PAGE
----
Judy Feld moved to South Jordan three years ago to get away from the traffic and urban sprawl in Taylorsville.

"We moved here for the open space and to get away from the city," she said. "Now everything's going to change."In a meeting Saturday afternoon, the South Jordan City Council unanimously approved a controversial plan to build an office complex on an 86-acre site in the Jordan River bottoms.

The meeting was packed with about 40 residents - many holding signs in protest of the RiverPark project and anxious to speak out against the plan. No one got the chance. By 5:20 p.m., the council had voted and left the room.

The project will not only ruin the environment in the river bottoms, it will attract other massive development projects to South Jordan, said Feld, who founded a group, Save Open Space, to oppose the project. She says she believes it will only take a few projects of this size to cause South Jordan to grow too quickly, taking away its small-town atmosphere.

The council's goal is to increase the city's tax base, Feld said, and that's why it approved the project.

The council doesn't care what the residents want, she said, and the fact that the members didn't allow anyone to speak at the meeting is proof of that.

The council has already heard the public's concerns and met several times with anti-development groups, said Councilman Thomas Christensen after the meeting. It's been debated for a year, and it's time to go ahead with "the next step."

"I've gotten calls from people who support it," he said. "It's been a year, and it's time to go ahead."

Christensen isn't sure when building will begin. The project will add jobs and help South Jordan's economy, Christensen said.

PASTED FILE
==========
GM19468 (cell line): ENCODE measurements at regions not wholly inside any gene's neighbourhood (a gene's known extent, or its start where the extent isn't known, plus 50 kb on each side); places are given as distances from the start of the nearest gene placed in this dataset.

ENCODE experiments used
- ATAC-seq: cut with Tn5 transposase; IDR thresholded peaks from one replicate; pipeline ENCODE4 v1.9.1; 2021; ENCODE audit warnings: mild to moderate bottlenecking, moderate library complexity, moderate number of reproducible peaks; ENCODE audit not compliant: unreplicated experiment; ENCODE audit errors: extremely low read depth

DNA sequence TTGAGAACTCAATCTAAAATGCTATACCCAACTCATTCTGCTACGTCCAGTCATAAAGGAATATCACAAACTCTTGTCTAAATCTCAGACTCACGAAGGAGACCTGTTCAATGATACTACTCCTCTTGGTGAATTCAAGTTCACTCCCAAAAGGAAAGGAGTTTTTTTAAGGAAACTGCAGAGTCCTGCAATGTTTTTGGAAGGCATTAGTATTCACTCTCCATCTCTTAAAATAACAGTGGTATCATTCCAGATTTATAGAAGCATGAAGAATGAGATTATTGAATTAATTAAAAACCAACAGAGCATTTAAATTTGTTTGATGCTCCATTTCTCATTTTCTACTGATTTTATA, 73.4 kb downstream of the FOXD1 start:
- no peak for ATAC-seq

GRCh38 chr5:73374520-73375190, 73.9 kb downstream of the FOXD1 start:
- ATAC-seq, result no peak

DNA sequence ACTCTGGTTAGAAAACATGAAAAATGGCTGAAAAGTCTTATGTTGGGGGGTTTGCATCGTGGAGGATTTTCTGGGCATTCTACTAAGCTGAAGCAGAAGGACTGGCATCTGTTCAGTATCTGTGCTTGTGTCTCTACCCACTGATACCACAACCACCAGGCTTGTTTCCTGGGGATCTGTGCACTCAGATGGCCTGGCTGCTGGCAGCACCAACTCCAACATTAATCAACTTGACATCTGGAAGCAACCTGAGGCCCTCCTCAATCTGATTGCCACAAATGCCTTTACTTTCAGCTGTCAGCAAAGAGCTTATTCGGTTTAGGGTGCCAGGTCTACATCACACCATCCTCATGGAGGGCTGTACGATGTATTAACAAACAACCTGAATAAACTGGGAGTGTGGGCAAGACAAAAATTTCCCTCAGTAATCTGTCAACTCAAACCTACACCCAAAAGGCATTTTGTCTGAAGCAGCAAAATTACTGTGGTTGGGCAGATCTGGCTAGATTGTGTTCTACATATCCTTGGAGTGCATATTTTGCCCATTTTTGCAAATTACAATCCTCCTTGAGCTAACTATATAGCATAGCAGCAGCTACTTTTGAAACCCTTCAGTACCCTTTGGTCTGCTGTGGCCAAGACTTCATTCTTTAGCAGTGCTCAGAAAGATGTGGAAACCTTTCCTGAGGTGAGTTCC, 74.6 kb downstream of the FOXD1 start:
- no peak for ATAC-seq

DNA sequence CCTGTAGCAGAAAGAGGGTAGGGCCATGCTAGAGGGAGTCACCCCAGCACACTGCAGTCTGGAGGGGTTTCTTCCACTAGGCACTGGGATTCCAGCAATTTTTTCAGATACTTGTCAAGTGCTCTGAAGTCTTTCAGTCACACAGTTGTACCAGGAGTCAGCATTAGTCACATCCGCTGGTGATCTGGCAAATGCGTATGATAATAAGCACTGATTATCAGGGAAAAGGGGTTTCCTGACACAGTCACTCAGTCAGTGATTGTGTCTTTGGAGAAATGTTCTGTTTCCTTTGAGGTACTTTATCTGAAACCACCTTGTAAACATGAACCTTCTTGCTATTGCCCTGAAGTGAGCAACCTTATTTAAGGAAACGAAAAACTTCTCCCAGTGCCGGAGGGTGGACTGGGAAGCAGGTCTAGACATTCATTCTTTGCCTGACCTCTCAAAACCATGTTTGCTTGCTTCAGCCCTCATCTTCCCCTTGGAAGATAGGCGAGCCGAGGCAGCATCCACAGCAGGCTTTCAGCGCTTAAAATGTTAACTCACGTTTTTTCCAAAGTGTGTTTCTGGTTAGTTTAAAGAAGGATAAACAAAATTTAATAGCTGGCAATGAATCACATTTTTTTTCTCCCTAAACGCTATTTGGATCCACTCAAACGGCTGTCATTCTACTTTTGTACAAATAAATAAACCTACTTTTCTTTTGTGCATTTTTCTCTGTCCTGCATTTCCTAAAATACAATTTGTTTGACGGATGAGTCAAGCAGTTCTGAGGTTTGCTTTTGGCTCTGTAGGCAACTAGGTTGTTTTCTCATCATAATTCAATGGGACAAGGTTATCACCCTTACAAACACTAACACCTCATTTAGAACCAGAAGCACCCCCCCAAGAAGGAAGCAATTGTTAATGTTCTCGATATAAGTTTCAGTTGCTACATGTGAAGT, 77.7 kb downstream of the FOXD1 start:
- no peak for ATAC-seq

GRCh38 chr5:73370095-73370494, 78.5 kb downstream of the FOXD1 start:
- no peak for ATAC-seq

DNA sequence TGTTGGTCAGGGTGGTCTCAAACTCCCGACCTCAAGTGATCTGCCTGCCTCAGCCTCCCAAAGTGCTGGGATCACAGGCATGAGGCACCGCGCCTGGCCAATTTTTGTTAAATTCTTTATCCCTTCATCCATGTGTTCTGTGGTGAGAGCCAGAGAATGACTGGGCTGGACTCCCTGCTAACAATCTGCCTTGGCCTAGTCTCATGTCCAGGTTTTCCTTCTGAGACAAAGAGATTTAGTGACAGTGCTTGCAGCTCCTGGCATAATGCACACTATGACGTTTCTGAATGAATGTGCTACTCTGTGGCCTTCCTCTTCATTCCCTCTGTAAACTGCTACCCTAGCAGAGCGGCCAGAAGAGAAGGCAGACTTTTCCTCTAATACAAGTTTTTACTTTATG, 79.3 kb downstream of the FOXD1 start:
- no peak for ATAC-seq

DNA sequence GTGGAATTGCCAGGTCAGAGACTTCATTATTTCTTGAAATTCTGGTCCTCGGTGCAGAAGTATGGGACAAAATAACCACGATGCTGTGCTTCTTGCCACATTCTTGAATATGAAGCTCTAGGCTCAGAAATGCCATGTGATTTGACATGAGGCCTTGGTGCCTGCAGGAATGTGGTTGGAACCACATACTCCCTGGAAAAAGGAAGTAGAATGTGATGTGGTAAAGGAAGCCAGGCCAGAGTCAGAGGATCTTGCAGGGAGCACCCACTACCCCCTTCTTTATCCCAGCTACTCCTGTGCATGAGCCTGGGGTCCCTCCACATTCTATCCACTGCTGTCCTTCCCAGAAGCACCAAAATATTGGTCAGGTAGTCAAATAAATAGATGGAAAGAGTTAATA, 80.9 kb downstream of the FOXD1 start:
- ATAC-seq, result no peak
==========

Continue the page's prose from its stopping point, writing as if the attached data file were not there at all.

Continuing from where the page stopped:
But some residents plan to continue the fight despite two court setbacks in recent weeks. SOS temporarily derailed the project two weeks ago when it obtained a temporary restraining order preventing the City Council from granting a conditional use permit. But at a subsequent court hearing, the group failed to get the restraining order made permanent by 3rd District Judge Homer Wilkinson, who said the city had followed proper procedure in posting notice of the intended action.

Aleta Taylor said she will do whatever she can to stop the project. Her home is located a few yards from the construction site, and she said a huge office building is the last thing she wants.

"I wouldn't (have) built my house there if I would've known about this," she said. "(The council) is trading the environment and the wildlife for a fast buck. I saw seven deer down there just the other day."

Those who don't want the project have hope. The Utah Supreme Court has heard arguments on a referendum dispute between the council and SOS. The organization says the council illegally refused to allow a referendum on the RiverPark project.

The court has yet to rule on the issue. It could order the council to put the measure on the ballot, allowing residents to determine the project's fate.